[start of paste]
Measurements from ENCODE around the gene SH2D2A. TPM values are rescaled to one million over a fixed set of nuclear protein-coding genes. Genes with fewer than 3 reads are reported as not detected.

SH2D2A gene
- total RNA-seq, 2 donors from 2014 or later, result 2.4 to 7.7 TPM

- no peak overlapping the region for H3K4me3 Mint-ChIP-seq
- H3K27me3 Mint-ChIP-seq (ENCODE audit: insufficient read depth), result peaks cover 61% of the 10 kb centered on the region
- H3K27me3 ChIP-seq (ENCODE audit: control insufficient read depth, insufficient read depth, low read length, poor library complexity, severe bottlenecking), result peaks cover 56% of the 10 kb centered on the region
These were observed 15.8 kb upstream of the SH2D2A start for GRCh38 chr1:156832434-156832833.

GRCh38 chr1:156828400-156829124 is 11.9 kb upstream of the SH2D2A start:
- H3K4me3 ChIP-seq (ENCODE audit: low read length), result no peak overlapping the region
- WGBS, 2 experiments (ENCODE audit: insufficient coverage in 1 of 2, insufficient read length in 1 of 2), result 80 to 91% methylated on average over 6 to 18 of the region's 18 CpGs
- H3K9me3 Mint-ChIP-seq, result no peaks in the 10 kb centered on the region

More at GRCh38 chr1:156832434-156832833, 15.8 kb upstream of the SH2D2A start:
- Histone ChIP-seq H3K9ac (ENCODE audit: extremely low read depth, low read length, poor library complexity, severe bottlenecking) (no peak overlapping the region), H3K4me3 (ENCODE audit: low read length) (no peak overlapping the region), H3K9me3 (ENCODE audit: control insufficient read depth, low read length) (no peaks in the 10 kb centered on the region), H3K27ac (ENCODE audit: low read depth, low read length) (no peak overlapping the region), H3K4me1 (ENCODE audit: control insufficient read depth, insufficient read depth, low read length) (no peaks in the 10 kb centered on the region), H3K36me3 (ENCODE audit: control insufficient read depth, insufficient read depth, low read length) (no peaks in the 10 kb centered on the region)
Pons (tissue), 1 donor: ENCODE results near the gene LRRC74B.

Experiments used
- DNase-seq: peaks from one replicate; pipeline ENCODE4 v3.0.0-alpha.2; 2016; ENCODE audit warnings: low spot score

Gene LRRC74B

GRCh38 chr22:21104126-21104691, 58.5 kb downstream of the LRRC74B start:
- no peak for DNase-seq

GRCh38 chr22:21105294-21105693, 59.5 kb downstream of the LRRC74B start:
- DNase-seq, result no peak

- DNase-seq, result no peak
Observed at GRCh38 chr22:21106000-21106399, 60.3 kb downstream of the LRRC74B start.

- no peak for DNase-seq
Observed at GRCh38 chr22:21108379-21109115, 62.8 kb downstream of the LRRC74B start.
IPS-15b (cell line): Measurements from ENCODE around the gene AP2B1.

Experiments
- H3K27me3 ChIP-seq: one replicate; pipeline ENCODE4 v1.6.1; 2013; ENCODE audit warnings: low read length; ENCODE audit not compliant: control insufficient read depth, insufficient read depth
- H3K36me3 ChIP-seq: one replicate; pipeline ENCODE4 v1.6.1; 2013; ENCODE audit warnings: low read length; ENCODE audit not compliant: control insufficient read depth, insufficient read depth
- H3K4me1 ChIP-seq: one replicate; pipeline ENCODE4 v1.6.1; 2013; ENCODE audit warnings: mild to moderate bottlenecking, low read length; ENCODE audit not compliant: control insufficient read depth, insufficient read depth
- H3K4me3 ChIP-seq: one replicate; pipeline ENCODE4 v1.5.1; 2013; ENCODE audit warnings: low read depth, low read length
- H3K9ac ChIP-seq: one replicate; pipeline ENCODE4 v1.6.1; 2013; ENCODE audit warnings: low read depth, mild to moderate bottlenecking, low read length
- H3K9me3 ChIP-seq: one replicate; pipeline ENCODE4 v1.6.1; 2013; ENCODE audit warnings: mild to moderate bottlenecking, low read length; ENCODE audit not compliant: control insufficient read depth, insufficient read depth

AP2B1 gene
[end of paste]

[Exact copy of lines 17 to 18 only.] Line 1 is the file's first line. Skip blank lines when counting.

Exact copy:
Gene LRRC74B

GRCh38 chr22:21104126-21104691, 58.5 kb downstream of the LRRC74B start: